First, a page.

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How long does it take to resolve a personal injury case?

How Long Does It Take to Resolve a Personal Injury Claim?

One of the most common questions that our clients ask is: how long it will take to settle my personal injury case?  Unfortunately, no lawyer can answer that question for certain because every case is different and it can take time to reach the best outcome possible (if you encounter a lawyer who claims to be able to resolve your case in a fixed time period, that may be a red flag). And of course, if the insurance company refuses to offer an acceptable settlement, your case may go to trial which will extend the timeline a bit further.

To help you understand what to expect in a personal injury case, our experienced personal injury litigation team at Munley Law Personal Injury Attorneys explain the timeline of a typical case and the factors that can impact your recovery.

Understanding the Stages of a Personal Injury Case

In order to understand how long a personal injury case will take to resolve, it is necessary to understand the various stages of litigation that follow a catastrophic accident. After obtaining emergency medical treatment for the injuries you suffered, gathering information and pictures from the scene of the accident, and, if necessary, filing a claim with your insurance company, you are ready to take the action required to file a lawsuit and win the money you deserve.

Stage 1: Choosing an Attorney

Typical Length of Time: Days

The first thing you will need to do in order to begin the legal process is to select the lawyer who will represent you. It is important to act quickly, but you also want to be sure to choose your lawyer carefully. Consider their track record of past settlements and verdicts, reviews from past clients, as well as their credentials, experience, and areas of expertise. At our office, the process always begins with a free, confidential consultation where you can meet with a lawyer and ask any questions you may have before moving forward.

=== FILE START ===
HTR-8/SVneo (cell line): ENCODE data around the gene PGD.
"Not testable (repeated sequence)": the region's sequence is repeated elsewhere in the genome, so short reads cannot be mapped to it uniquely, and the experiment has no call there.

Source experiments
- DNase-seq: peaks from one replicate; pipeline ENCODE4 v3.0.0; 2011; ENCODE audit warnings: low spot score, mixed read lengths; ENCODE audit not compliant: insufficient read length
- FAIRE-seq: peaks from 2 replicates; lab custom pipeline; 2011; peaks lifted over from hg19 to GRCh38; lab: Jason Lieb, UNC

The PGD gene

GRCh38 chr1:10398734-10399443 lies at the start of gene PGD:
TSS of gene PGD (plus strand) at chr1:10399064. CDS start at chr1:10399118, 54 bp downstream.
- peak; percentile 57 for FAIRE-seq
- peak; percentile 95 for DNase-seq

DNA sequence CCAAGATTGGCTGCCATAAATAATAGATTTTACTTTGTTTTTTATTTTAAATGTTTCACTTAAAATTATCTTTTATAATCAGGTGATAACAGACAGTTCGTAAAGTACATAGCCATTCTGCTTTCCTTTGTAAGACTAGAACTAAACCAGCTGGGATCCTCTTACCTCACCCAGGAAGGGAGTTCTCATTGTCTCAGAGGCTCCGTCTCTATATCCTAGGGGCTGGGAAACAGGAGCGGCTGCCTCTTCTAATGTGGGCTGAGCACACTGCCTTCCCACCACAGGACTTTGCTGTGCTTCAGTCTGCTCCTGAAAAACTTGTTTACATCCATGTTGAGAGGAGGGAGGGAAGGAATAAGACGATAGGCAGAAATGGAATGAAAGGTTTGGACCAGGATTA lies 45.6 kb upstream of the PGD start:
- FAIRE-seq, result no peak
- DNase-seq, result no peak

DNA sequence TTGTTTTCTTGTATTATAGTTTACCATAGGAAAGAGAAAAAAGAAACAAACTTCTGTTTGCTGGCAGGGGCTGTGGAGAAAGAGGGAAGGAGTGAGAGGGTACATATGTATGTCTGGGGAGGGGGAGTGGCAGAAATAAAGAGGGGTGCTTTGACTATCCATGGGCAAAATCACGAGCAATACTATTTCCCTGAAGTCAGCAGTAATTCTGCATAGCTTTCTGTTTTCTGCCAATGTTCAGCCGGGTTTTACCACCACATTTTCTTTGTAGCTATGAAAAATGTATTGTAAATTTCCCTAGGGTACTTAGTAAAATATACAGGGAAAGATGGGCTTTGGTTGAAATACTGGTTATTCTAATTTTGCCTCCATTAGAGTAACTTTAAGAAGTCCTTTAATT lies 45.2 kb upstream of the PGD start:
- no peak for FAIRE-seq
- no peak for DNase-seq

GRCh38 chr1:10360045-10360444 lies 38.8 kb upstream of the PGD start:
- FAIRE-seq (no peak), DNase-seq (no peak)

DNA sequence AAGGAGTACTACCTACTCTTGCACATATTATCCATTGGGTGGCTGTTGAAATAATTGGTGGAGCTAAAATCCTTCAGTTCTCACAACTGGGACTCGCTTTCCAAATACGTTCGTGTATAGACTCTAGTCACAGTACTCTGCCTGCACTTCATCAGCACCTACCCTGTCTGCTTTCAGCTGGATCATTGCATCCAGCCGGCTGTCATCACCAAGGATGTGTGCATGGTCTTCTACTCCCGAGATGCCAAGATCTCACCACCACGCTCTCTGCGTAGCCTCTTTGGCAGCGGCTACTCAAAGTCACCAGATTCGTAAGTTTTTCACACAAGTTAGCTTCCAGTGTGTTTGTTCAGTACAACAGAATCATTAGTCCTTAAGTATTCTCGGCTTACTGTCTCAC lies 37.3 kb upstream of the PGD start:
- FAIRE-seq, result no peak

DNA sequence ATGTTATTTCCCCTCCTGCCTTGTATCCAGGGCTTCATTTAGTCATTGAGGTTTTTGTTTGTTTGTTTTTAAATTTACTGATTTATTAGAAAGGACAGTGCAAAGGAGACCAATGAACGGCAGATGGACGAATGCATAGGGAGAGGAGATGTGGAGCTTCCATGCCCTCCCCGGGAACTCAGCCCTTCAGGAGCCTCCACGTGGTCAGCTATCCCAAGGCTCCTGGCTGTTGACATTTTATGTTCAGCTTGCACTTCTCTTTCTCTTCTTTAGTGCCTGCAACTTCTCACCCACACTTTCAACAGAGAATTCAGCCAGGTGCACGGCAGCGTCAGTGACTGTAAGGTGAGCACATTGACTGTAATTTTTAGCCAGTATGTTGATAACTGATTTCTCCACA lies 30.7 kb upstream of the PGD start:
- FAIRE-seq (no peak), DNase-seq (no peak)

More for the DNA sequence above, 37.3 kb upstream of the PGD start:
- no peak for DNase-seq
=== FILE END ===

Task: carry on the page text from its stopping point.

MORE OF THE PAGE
Stage 2: Investigation of Claim and Medical Records

Typical Length of Time: Weeks to Months

After choosing an experienced legal team that you trust to represent you, your lawyers will investigate your claim. You will be asked to detail absolutely everything you know about the events leading up to your accident, how you were harmed, the extent of your injuries and medical treatment, and how your life has been and will continue to be impacted.

To help in this process, you should save all reports, including reports made by police officers, hospital staff, insurance companies, and witnesses. You should also save any medical bills, information regarding pay and hours that you receive from your employer, and other financial documents detailing any costs relating to your catastrophic accident. You should give all of this information to your legal team so that they can make copies and begin to build your case.

The amount of time this process takes will depend on your unique situation and type of case. There may be a delay at the precinct responsible for preparing your police accident report. Hospitals can take weeks or longer to release medical records which can be thousands of pages long. We always do our due diligence to make sure we carefully review all of your information to ensure you get everything you are owed.